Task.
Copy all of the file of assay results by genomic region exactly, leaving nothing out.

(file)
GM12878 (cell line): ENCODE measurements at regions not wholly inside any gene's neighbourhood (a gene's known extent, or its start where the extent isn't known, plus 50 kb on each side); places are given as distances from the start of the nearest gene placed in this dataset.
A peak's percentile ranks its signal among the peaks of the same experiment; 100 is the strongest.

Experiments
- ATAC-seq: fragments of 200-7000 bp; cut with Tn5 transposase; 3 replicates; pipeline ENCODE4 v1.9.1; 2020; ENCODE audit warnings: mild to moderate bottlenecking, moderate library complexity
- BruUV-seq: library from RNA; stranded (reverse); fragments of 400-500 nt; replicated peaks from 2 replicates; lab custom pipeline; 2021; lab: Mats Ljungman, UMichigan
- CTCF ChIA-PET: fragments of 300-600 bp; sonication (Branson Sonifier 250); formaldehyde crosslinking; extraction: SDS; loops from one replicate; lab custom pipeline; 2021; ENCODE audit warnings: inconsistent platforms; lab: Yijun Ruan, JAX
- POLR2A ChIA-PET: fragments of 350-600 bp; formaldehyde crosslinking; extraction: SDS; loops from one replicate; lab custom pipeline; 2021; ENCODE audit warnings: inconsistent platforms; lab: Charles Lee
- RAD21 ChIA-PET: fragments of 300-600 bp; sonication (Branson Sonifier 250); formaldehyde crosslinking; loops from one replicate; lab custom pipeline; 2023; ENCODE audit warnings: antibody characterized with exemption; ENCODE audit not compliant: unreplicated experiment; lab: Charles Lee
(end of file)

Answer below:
GM12878 (cell line): ENCODE measurements at regions not wholly inside any gene's neighbourhood (a gene's known extent, or its start where the extent isn't known, plus 50 kb on each side); places are given as distances from the start of the nearest gene placed in this dataset.
A peak's percentile ranks its signal among the peaks of the same experiment; 100 is the strongest.

Experiments
- ATAC-seq: fragments of 200-7000 bp; cut with Tn5 transposase; 3 replicates; pipeline ENCODE4 v1.9.1; 2020; ENCODE audit warnings: mild to moderate bottlenecking, moderate library complexity
- BruUV-seq: library from RNA; stranded (reverse); fragments of 400-500 nt; replicated peaks from 2 replicates; lab custom pipeline; 2021; lab: Mats Ljungman, UMichigan
- CTCF ChIA-PET: fragments of 300-600 bp; sonication (Branson Sonifier 250); formaldehyde crosslinking; extraction: SDS; loops from one replicate; lab custom pipeline; 2021; ENCODE audit warnings: inconsistent platforms; lab: Yijun Ruan, JAX
- POLR2A ChIA-PET: fragments of 350-600 bp; formaldehyde crosslinking; extraction: SDS; loops from one replicate; lab custom pipeline; 2021; ENCODE audit warnings: inconsistent platforms; lab: Charles Lee
- RAD21 ChIA-PET: fragments of 300-600 bp; sonication (Branson Sonifier 250); formaldehyde crosslinking; loops from one replicate; lab custom pipeline; 2023; ENCODE audit warnings: antibody characterized with exemption; ENCODE audit not compliant: unreplicated experiment; lab: Charles Lee